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Tokyo court convicts man for raping 12-year-old daughter, overturning previous ruling

TOKYO (TR) – A court here has overturned a previous ruling and handed a man living in Shizuoka Prefecture a prison term for the rape of his daughter, reports NHK (Dec. 21).

At the Tokyo High Court on Monday, presiding judge Hiroko Kondo said “the victim’s testimony is highly credible” in handing the man, who was not named, a prison term of 7 years.

“The physical and mental suffering of the victim is beyond imagination and serious,” the judge said. “With the defendant not reflecting upon his actions, his criminal liability is quite heavy.”

In 2017, the Hamamatsu branch of the Shizuoka District Court found the man innocent of rape and violating the anti-child prostitution and pornography law.

During that trial, the girl testified that she was sexually assaulted by her father over a two-year period beginning when she was 12 years old.

The presiding judge found it “unnatural” that no other members of the family noticed the sexual abuse. “Her testimony is not to be trusted,” the judge said.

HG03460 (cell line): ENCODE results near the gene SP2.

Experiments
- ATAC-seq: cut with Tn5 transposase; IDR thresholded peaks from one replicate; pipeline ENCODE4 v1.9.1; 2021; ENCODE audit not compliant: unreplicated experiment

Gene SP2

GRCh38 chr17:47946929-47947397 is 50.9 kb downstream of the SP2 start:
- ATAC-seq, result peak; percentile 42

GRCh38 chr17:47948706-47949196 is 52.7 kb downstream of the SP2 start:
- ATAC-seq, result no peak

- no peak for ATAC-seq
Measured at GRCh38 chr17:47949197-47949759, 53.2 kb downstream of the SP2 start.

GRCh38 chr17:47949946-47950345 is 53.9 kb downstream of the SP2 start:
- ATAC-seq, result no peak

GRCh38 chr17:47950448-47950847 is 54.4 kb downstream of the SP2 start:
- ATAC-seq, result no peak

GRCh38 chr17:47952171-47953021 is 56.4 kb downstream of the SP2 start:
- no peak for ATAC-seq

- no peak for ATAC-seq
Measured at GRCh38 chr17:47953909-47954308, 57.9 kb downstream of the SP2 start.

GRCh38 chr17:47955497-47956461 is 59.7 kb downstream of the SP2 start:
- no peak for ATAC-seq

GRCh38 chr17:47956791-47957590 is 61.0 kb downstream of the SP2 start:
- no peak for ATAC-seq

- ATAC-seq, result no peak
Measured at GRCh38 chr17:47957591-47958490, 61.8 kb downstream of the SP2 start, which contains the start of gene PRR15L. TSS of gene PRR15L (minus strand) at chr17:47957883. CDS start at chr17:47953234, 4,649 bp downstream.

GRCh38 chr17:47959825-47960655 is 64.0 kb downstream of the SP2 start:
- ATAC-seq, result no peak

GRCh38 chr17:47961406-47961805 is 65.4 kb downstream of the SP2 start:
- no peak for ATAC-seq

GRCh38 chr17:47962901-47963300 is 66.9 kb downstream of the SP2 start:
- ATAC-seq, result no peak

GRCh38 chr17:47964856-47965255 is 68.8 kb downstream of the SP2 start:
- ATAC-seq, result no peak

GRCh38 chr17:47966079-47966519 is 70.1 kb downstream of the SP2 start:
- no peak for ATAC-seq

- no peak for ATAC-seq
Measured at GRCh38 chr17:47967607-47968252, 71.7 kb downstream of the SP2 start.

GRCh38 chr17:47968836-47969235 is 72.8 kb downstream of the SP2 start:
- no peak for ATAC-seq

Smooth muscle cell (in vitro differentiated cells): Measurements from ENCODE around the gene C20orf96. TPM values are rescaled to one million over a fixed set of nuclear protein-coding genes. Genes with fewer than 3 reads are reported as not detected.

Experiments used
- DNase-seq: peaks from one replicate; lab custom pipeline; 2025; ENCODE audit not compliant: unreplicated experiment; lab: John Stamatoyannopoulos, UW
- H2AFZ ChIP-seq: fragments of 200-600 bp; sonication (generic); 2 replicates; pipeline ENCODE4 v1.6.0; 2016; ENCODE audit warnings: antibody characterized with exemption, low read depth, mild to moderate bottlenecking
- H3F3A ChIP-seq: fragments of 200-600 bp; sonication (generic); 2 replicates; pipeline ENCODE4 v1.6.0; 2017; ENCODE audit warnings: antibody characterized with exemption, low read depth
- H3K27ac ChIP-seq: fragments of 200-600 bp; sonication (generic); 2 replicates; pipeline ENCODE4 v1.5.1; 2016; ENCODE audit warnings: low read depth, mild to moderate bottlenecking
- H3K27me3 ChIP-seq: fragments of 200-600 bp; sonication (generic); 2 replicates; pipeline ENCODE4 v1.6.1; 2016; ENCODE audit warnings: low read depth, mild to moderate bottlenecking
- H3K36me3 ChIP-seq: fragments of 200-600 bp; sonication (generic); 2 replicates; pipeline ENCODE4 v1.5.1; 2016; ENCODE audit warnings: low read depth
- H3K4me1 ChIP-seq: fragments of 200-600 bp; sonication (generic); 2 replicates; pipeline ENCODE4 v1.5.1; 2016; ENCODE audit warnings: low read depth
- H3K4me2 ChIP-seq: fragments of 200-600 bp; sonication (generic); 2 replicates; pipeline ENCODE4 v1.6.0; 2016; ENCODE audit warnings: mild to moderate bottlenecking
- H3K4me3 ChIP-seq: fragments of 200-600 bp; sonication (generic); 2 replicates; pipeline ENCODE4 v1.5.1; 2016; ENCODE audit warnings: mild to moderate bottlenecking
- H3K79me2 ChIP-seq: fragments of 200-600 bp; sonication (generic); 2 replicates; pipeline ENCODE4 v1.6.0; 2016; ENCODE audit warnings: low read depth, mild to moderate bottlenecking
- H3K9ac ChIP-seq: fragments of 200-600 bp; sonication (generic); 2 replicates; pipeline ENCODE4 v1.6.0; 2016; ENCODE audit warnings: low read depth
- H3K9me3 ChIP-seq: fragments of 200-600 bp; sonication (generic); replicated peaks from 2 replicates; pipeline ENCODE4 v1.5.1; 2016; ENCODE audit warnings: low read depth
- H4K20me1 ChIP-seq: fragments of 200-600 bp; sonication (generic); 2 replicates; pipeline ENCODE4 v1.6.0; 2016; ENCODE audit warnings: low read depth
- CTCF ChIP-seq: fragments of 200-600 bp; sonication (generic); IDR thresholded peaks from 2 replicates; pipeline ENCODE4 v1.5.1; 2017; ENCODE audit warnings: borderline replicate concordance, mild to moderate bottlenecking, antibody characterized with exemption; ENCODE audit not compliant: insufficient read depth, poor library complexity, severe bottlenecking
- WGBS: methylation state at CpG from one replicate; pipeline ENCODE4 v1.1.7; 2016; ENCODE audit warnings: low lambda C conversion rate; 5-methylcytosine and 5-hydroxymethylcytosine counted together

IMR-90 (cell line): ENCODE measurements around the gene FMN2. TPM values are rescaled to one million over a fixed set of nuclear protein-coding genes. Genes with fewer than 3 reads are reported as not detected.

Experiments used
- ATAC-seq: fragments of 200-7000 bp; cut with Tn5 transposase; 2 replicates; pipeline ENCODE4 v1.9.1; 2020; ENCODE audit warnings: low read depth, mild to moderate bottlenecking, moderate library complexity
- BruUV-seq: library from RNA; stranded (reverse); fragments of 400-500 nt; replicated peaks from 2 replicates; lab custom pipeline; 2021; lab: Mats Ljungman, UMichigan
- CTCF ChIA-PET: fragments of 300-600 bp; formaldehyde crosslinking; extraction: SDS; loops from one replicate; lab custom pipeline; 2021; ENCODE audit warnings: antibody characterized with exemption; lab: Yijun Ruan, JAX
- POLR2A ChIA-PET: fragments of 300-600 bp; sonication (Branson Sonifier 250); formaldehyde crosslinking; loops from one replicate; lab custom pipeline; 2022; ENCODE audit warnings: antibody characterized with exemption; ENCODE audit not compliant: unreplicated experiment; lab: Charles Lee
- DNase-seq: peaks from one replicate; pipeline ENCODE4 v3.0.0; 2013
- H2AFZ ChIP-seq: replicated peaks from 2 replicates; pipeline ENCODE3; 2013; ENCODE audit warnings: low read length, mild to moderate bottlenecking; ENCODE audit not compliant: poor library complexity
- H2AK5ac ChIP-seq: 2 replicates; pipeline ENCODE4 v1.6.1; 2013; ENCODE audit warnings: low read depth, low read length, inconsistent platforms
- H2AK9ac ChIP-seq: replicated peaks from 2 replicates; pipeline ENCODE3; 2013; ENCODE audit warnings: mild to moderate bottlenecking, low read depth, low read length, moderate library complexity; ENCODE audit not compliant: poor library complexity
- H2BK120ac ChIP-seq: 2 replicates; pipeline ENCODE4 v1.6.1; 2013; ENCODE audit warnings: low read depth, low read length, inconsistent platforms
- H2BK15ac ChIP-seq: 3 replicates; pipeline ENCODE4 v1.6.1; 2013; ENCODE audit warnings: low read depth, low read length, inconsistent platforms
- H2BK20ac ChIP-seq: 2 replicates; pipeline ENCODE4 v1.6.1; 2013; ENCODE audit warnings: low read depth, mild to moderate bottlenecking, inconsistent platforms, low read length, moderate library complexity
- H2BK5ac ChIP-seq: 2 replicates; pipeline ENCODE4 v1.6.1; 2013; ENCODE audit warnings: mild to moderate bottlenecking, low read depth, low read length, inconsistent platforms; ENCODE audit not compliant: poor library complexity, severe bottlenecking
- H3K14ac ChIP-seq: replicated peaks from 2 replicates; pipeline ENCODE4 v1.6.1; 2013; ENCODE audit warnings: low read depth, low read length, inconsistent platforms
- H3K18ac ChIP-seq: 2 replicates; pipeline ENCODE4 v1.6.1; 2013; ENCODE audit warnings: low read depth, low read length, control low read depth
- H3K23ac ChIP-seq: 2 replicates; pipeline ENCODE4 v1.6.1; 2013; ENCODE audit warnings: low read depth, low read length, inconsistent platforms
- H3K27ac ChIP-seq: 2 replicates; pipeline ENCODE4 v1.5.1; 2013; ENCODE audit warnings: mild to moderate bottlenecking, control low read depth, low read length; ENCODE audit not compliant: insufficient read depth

In handing down the second ruling, judge Kondo said that while the testimony of the girl is “traumatic” its “specific nature” could only be possible if she were a victim. “The judgment in the first trial is unreliable and unreasonable,” the judge concluded in overturning the previous ruling.

Shiori Ito, a prominent figure in Japan’s #MeToo movement, spoke at a “Flower Demo” protest last year

“Flower Demo” protests

The initial innocent ruling was one of several cases — including another innocent verdict handed to a man in Aichi Prefecture who was also accused of raping his daughter — that sparked last year’s start of nationwide “Flower Demo” protests, which aimed to sexual violence and injurtice against women.

The rallies ended this past March 8. “Today marked an end of a chapter of the [movement], but it is not the end,” said Minori Kitahara, 49, an author and one of the organizers of the demonstration in front of Tokyo Station, according to Asahi Shimbun “Now, it’s society’s turn to change.”